In addition, the boys absolutely KILL several covers, like Hendrix’s “Roomful Of Mirrors” – a wah-drenched excursion to Electric Ladyland; the early ZZ Top classic “Koko Blue” which gets a supercharged “frame off restoration” (which not only pays reverent homage to the original, but ramps up the gears of the energy signature into overdrive), and the Beatles’ “Taxman” summarily blows the original apart and reconstitutes it into a maniacally cool reinvention held together with bluesy psychedelic glue…I’ll never hear this song the same way again…
A special shout out is in order to Vince’s rhythm section, Alan Briant (Bass) and Ryan Ferrando (Drums) – these cats are hard wired, soul powered and locked into their single-minded collective groove, with Vince standing in the middle of it all with his flame thrower riffage spraying all over the damn place. Put it all together and you get the musical version of a high voltage Swiss movement – smooth, devastatingly precise and dangerously powerful.
“You Were There” tips the hat to Robin Trower, and “Misty Colored Rainbow” evokes early Frank Marino in spirit, all delivered deftly, solidly and heavily by Vince and the band. “Broke Down Soul” closes the set with an understated and powerfully sensitive approach, softly landing this hard-rockin’ juggernaut smoothly after the thrill ride is through…and what a ride it is.
If you’re hungry for a band with that special “something, look no further than “Roads To Freedom” – it’s got it…and so much more…in spades.
Jimmy Ryan - Truth Squad (October 2013)
Toronto’s own Vince Hawkins & Company Slave return with the sophomore release – Roads to Freedom. Vince is clearly a talented guitar player but this album leans much more to the late ’70s early ’80s rock genre than his last album. You can clearly hear the influences of artists like Pat Travers, Robin Trower, and Black Sabbath.
The album starts off with “Neighbor.” A riff driven track drenched in reverb and echo effects where Vince’s voice hits some piercing clear tones on the high parts in the chorus that have a bit of Ronnie James Dio clarity to them. “Mother Nature” is next and lays down a heavy bass line that drives the pace of the song while Vince lays down a couple of short, intense solos. Next we get the wah-wah heavy cover of Hendrix’s “Room Full of Mirrors.” The next two tracks “Rock And Roll Is What We Know” and “Evil B Knocking” sort of sum up the overall feel of this album. These guys clearly can lay down the old school rock with an evil distorted sound.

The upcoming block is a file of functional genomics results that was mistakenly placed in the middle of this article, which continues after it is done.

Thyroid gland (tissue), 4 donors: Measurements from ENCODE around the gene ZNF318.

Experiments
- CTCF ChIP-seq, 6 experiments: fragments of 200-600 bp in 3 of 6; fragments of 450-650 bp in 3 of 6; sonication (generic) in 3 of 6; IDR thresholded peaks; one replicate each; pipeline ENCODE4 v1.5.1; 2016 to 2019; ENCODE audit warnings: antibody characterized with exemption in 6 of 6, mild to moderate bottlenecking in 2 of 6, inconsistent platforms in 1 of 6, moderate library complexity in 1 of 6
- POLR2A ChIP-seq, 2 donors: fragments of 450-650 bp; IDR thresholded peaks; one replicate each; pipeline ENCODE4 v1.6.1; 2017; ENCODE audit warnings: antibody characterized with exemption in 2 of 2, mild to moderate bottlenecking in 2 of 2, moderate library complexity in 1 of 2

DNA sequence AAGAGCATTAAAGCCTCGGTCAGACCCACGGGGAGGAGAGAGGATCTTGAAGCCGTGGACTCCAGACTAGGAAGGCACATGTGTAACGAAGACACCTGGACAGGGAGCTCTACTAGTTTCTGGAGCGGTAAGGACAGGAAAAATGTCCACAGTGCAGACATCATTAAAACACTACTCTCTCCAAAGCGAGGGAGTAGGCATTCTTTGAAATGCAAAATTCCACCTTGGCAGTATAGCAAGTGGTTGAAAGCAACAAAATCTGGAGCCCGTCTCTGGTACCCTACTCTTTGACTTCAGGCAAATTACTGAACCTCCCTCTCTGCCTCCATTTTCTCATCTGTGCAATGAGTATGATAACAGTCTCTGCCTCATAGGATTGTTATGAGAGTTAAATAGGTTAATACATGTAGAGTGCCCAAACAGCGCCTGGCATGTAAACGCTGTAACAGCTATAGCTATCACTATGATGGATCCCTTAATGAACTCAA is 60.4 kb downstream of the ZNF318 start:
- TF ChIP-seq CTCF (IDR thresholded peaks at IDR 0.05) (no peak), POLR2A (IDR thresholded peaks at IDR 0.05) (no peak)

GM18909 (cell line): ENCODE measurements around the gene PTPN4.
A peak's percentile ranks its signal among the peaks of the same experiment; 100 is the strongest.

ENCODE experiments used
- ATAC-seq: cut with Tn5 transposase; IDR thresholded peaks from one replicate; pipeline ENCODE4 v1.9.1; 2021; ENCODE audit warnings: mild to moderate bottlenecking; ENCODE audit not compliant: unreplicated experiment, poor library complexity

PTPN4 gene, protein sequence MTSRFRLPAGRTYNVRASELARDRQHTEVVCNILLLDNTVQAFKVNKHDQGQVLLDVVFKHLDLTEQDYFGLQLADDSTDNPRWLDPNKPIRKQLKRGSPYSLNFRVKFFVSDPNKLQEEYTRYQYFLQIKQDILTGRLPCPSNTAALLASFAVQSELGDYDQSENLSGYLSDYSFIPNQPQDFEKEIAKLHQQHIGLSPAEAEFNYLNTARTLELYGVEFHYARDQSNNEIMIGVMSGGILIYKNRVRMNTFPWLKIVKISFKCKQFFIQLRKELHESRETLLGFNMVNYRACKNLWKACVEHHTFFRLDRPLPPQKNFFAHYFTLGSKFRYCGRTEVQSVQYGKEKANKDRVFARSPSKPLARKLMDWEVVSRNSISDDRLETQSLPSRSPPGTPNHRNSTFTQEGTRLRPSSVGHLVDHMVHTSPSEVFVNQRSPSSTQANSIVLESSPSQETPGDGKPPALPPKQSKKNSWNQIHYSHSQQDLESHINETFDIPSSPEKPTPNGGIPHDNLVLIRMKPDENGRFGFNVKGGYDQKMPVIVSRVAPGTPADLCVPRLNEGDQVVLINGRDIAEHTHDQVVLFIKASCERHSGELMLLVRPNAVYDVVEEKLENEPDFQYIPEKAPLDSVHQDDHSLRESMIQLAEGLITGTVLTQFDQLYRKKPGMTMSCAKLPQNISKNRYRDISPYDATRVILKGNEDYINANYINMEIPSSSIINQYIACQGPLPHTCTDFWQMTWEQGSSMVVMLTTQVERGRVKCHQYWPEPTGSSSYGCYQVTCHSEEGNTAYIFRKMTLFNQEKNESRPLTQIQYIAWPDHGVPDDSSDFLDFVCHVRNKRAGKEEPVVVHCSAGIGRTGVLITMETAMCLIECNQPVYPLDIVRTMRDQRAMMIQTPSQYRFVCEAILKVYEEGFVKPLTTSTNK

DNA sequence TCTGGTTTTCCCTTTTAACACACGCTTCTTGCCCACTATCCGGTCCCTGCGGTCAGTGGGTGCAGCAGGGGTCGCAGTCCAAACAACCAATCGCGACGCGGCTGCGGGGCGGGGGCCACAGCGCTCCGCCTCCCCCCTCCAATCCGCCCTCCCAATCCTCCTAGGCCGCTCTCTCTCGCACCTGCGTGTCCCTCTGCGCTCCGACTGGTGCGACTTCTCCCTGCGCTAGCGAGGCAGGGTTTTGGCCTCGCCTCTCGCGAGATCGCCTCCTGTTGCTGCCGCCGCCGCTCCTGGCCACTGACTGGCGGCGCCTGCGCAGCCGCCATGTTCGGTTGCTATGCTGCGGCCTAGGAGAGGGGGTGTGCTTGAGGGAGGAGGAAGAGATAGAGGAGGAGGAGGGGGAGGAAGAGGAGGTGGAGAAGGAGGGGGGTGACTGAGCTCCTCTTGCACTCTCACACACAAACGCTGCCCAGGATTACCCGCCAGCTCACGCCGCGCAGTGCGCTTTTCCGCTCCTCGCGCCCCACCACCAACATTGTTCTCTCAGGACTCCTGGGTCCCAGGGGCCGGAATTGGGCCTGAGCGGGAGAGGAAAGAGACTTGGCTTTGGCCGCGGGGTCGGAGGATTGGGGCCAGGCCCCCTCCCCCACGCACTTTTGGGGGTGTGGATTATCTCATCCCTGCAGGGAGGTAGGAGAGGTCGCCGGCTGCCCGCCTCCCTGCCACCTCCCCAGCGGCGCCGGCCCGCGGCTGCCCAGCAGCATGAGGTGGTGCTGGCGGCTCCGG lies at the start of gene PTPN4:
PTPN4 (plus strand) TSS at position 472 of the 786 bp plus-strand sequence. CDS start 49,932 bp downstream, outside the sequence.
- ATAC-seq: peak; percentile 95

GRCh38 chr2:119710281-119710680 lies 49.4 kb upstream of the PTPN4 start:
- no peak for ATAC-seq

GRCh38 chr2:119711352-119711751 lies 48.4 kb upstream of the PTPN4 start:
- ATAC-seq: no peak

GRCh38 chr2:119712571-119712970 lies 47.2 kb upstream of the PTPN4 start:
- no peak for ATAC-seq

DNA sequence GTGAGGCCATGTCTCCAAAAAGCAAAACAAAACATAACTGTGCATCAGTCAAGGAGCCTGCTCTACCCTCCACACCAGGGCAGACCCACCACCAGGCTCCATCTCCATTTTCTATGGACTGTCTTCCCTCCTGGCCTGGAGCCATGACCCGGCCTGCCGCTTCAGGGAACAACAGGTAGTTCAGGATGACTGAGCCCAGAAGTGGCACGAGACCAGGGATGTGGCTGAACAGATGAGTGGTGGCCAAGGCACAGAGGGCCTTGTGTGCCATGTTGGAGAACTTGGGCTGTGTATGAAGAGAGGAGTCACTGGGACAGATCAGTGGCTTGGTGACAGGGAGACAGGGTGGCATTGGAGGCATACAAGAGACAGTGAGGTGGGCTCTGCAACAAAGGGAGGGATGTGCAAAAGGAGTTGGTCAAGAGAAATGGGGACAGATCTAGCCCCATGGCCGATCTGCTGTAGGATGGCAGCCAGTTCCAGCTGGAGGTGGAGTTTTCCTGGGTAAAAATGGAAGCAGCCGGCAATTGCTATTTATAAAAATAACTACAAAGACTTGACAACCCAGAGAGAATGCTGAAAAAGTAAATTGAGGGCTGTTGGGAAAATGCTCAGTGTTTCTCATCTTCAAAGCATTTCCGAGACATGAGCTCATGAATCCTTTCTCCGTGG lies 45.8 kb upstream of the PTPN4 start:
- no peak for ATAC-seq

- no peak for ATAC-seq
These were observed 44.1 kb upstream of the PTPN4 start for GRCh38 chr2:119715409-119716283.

Another influence is evident when they cover ZZ Top’s “Koko Blue” (1972). This is definitely a modern update in terms of sound and intensity from the very early ZZ recording. Vince reaches way back again and covers The Creation’s “Making Time” (1966). Talk about a song that could use a sonic upgrade. Well this was it and Vince does it justice. Time for a history lesson – Some prominent members of The Creation went on to bigger and better things including Kenny Pickett (eventual guitar tech for Jimmy Page), Kim Gardner (Ashton, Gardner, and Dyke), Mick Avery (Kinks) and Ronnie Wood (Rolling Stones). After that great remake we get another fast packed rock track with “Just Ain’t Right” and then the last cover tune – The Beatle’s “Taxman.”
Things slow down considerably with the last two tracks. “Misty Color Rainbow” has the full luscious sound of his guitar without losing the hard dirty rock sound that the rest of the album has been filled with. Everything wraps up with the acoustic “Broke Down Soul” where Vince lays it bare.
If you’re looking for a modern update to the classic ’70s-’80s rock sound that laid the foundation for what we listen to today, then this is a good album for you. Vince’s sound is clearly a hard hitting in your face rock reminiscent of his influences yet won’t leave you wanting to shelf it from a lack of sensibility.
The Review: 7/10
Can’t Miss Tracks
- Koko Blue
- Rock and Roll is What We Know
- Mother Nature
The Big Hit
- Mother Nature
Kevin O'Rourke - Blues Rock Review (October 2013)
Vince Hawkins is the man, with guitar chops from hell! His group, known as “Company Slave,” do their thing too -- and quite well. The album is called “Roads to Freedom,” and a quick listen will loosen your bonds, while a thorough listen will actually set you free. Jimi is never far from the proceedings. The band members -- and especially Vince himself -- are clearly Hendrix aficionados, capturing the master’s feel and vibe in a collection of dynamite songs, classic originals with several strong covers. In fact, their cover of Jimi’s “Room Full of Mirrors” is a high point for me, showing what the band is capable of when they are at their best -- which is 99% of the time. In short, Hawkins is a Hendrix disciple that you'll be hearing about quite a bit. He takes the heavy blues-rock power trio to another level all together, no doubt making Jimi proud!
Steve Rosen - Author (October 2013)